The Natural History Museum (NHM) of Los Angeles County has revealed details of its $75m expansion and renovation, designed by Frederick Fisher & Partners with landscape design by Studio-MLA and expected to open in 2024. Comprised of 33,000 sq. ft of new construction, 17,000 sq. ft of renovated space and 25,000 sq. ft of landscaping, the effort will include a new wing for the museum to be dubbed the NHM Commons. Referred to as a community hub, the NHM Commons will spread throughout the museum’s Exposition Park campus, adjacent to the forthcoming Lucas Museum of Narrative Art.
Highlights of the expansion include a 400-seat theatre and event space; a new plaza within Exposition Park and along the museum’s perimeter; a roughly 5,250 sq. ft entry pavilion, which will be free to the public and feature objects from the museum’s collection, including a 70ft sauropod dinosaur; and a new 990 sq. ft cafe. Exterior walls will be replaced with a glass façade that will bridge the gap between the outdoor space and the indoor structure, allowing the public to freely peek into the museum’s collection from the park.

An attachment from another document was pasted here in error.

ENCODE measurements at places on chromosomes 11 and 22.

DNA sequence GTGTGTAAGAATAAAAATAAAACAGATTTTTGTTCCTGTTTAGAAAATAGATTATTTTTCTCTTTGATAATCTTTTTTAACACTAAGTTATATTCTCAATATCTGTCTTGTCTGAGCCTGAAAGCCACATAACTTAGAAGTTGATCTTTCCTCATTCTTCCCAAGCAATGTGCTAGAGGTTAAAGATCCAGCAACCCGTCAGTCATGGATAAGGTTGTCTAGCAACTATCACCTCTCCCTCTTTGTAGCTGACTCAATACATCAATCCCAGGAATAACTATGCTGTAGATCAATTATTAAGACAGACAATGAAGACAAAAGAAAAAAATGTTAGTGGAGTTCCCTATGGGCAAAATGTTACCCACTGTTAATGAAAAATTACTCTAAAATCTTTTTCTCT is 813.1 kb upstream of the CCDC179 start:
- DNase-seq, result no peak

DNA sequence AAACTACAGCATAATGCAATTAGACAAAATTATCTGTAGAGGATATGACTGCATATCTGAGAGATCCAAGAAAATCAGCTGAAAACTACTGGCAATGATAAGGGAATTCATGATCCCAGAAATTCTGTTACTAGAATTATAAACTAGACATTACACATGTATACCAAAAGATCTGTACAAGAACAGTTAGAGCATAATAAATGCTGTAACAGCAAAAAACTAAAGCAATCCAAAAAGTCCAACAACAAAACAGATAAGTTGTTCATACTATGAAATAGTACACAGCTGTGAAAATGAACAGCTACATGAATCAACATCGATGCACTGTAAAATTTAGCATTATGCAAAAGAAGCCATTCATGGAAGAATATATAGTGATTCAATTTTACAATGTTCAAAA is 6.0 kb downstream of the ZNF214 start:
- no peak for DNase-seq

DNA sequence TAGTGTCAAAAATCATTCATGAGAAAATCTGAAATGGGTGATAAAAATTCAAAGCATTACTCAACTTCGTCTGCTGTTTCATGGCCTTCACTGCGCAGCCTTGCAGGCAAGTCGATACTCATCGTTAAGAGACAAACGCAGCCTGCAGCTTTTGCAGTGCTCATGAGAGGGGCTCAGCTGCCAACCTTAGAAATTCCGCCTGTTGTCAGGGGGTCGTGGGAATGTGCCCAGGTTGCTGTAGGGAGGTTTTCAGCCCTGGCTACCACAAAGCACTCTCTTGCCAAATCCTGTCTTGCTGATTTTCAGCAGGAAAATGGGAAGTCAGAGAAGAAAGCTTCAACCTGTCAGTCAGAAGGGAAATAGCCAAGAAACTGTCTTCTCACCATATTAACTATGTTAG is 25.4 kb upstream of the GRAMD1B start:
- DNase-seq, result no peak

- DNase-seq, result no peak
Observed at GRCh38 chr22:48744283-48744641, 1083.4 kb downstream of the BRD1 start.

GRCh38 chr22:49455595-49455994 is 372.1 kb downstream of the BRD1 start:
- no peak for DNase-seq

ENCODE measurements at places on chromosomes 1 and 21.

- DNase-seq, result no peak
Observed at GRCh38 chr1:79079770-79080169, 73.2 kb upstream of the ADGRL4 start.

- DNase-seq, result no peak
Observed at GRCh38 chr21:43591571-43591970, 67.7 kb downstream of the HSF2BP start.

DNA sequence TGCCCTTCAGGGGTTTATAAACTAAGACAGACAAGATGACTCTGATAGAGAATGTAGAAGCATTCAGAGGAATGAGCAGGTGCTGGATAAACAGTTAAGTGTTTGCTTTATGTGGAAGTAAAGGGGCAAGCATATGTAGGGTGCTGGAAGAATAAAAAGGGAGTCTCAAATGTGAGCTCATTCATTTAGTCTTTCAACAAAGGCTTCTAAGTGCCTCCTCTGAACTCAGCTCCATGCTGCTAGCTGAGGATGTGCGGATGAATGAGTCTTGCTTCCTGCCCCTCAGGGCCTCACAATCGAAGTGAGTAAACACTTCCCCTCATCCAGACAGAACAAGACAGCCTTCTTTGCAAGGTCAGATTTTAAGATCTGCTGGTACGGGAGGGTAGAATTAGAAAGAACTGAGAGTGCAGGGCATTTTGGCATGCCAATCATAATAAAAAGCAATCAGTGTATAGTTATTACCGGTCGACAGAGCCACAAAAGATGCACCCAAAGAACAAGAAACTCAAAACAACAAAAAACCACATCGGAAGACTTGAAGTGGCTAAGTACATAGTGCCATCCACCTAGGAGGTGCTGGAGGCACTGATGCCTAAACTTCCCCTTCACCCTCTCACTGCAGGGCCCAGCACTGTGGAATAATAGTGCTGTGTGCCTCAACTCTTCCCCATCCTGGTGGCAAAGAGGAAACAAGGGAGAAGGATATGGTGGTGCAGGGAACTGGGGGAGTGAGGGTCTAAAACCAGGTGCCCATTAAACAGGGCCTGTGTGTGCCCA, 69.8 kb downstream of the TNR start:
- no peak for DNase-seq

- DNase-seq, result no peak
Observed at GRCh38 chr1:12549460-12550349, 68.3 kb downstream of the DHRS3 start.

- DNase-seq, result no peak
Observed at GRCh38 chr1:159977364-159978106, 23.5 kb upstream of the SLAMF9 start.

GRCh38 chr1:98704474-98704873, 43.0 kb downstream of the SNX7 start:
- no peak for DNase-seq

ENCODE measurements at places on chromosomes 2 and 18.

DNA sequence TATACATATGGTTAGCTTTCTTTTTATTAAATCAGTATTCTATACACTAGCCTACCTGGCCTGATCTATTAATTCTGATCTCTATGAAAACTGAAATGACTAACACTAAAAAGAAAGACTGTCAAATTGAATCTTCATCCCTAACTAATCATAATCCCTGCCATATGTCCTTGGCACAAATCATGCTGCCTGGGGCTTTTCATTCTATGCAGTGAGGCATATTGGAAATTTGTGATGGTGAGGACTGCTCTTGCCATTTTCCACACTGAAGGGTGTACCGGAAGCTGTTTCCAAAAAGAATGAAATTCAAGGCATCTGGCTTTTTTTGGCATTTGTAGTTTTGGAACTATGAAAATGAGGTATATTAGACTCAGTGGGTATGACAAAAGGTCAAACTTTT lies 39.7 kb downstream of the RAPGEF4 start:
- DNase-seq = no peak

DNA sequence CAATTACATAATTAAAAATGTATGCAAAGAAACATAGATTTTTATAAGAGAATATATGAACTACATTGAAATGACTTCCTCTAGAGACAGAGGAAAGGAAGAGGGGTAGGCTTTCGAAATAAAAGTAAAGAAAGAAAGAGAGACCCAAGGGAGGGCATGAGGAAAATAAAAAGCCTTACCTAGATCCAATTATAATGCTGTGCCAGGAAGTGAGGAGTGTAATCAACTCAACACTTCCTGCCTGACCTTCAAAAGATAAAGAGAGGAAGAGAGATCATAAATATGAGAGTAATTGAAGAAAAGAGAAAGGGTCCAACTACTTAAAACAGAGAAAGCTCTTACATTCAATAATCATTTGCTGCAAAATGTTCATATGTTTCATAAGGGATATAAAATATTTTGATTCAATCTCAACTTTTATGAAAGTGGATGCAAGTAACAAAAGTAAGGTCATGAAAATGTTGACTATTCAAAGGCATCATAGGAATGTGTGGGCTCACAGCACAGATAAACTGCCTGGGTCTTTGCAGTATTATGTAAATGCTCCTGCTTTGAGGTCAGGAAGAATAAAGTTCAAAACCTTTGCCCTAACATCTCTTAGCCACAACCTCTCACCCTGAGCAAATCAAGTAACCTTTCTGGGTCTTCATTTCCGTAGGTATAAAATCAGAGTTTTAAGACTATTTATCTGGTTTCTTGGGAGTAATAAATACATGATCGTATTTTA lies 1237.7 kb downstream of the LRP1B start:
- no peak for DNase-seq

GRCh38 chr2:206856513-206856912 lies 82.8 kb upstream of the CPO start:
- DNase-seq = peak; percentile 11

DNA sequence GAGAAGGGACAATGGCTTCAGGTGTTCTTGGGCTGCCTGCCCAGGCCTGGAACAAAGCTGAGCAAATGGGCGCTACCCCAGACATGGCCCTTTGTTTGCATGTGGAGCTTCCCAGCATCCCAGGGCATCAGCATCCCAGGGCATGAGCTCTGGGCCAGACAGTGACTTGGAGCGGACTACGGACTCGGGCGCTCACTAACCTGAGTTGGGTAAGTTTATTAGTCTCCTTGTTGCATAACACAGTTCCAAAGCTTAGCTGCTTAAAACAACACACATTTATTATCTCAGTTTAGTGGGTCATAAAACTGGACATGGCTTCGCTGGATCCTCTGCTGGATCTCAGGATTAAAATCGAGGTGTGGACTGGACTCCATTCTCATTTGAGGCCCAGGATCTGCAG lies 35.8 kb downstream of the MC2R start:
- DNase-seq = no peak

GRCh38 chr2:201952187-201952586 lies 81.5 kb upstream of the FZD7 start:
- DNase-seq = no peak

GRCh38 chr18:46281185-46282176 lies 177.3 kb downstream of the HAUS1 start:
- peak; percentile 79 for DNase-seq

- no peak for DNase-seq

“With or without a ticket, visitors will be able to connect with science, nature, culture, heritage and community,” says Lori Bettison-Varga, the museum’s president and director. “We see [NHM Commons] as a destination for visitors to Exposition Park and a place for Angelenos to experience programmes or grab a bite at the cafe.”
The museum has also formed two advisory councils, the NHM Commons Native American Advisory Council and the NHM Commons Advisory Coalition, to work with museum staff on incorporating elements that honour the Indigenous communities that historically called the region home. “The foundational work of the Native American Advisory Council is rooted in determining ways to build a sense of welcome, acknowledgement and respect for Native people who enter this space and opportunities to remind, express to and educate visitors that Los Angeles is on Native land,” says Bettison-Varga. The groups include representatives from a number of Southern California tribal nations, including Gabrieleno-Tongva, Tataviam, Chumash and Ajachmem. The Native American Advisory Council also oversaw the creation of new “sustainable” gardens that will be free and open to the public.
“We see NHM Commons as an anchor point in Exposition Park and a portal to the [museum’s] vitality,” Bettison-Varga adds. “We hope it will be a cherished spot where people can meet, enjoy each other’s company, and find and create interesting events and activities.”